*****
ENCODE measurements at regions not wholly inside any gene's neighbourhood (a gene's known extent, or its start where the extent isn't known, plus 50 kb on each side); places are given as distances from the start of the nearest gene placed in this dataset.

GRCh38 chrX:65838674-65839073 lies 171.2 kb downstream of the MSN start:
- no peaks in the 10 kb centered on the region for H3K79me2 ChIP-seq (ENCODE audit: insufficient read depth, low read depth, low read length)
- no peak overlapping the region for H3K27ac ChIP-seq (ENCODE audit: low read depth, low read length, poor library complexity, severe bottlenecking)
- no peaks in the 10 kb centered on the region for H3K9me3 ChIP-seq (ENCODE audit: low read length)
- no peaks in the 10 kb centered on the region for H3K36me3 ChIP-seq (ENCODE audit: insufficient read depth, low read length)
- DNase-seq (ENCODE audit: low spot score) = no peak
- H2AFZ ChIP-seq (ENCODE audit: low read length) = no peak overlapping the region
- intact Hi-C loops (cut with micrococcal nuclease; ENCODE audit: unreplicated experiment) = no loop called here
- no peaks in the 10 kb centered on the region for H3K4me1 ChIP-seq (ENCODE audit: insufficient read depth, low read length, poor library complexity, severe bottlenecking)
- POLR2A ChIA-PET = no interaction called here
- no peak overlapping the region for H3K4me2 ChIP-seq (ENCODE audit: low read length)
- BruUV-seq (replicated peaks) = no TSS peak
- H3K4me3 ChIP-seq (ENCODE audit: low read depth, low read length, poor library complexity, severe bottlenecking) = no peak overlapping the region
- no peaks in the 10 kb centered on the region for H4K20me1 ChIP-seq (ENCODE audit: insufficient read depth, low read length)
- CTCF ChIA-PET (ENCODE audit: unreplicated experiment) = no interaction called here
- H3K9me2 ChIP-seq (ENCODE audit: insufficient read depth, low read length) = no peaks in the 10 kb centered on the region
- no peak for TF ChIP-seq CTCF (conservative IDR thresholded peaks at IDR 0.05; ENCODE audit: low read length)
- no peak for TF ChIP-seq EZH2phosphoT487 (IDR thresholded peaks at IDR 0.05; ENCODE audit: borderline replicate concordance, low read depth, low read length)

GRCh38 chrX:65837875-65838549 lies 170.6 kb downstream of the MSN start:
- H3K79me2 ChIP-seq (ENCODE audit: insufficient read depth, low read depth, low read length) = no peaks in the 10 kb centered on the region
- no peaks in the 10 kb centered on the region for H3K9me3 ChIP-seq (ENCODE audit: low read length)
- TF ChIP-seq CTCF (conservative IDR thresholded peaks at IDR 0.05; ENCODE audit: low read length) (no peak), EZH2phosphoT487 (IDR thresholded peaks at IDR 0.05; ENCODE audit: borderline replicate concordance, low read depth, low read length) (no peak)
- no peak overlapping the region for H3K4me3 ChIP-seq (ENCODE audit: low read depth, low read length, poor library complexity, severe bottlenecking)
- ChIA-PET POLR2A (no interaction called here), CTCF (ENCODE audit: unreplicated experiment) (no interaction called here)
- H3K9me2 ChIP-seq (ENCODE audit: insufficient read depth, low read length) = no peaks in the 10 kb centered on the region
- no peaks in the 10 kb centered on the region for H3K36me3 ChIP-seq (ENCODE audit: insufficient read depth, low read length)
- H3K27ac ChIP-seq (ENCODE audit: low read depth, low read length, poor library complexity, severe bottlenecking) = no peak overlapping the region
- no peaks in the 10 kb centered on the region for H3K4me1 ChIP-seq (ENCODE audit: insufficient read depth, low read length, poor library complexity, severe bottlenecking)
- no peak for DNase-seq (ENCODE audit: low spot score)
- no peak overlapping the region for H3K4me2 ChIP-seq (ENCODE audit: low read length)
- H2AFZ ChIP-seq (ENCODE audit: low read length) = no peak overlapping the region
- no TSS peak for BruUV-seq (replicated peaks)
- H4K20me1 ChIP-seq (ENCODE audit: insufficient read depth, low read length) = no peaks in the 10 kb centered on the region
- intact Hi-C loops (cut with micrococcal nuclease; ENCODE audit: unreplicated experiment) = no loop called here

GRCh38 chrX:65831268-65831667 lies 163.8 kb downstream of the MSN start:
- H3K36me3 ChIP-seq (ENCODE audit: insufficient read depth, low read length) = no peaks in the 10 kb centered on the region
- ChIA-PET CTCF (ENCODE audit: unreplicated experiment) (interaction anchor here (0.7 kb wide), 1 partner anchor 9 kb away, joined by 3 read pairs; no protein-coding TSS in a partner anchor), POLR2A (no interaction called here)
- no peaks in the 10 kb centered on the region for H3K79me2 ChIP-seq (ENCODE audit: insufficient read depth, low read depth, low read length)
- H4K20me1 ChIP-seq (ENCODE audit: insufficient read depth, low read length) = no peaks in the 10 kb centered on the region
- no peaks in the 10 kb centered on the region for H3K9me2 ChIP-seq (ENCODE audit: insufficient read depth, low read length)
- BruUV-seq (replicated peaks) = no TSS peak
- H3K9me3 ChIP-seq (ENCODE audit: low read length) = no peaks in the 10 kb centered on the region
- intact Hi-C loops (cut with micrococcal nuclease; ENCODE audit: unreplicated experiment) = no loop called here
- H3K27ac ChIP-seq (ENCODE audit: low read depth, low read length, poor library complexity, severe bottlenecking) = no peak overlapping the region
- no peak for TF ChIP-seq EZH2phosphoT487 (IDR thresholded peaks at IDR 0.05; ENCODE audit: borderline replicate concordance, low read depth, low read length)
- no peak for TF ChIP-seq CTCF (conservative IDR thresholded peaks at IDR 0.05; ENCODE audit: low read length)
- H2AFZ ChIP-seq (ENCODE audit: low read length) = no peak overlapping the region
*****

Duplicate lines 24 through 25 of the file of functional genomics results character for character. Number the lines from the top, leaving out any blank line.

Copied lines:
- no peak overlapping the region for H3K4me3 ChIP-seq (ENCODE audit: low read depth, low read length, poor library complexity, severe bottlenecking)
- ChIA-PET POLR2A (no interaction called here), CTCF (ENCODE audit: unreplicated experiment) (no interaction called here)